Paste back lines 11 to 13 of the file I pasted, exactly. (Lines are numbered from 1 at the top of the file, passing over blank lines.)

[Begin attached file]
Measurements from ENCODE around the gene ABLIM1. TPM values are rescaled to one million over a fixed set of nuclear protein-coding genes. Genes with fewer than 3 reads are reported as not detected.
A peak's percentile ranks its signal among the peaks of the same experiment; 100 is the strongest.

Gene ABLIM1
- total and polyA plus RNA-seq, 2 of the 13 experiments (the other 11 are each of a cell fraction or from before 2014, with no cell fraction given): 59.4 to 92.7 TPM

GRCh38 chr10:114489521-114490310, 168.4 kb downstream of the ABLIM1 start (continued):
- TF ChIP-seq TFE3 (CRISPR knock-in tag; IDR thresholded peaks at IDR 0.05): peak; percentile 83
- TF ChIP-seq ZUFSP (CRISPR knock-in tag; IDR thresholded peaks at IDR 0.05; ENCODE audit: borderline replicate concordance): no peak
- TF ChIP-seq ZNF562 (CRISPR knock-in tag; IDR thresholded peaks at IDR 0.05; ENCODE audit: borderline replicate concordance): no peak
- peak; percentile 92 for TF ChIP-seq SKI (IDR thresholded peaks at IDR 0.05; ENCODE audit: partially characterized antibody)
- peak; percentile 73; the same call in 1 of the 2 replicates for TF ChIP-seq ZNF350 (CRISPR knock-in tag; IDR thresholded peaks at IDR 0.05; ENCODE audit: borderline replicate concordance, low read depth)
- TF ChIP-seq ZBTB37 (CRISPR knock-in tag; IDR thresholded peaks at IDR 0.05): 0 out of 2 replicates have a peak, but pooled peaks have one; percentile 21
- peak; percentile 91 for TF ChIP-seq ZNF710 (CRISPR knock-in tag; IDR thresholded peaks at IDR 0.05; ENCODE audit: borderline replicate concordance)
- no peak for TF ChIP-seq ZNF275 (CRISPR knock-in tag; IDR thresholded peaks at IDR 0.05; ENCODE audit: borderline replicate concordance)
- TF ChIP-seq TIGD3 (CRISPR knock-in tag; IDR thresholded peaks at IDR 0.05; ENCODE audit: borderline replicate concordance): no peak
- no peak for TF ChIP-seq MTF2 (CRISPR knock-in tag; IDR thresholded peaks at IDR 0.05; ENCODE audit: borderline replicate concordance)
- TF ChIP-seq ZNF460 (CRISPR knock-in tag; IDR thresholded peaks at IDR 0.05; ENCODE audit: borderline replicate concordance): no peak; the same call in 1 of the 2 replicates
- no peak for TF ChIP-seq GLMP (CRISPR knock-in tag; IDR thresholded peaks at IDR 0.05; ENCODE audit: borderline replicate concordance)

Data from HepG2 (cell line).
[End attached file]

- TF ChIP-seq ZBTB37 (CRISPR knock-in tag; IDR thresholded peaks at IDR 0.05): 0 out of 2 replicates have a peak, but pooled peaks have one; percentile 21
- peak; percentile 91 for TF ChIP-seq ZNF710 (CRISPR knock-in tag; IDR thresholded peaks at IDR 0.05; ENCODE audit: borderline replicate concordance)
- no peak for TF ChIP-seq ZNF275 (CRISPR knock-in tag; IDR thresholded peaks at IDR 0.05; ENCODE audit: borderline replicate concordance)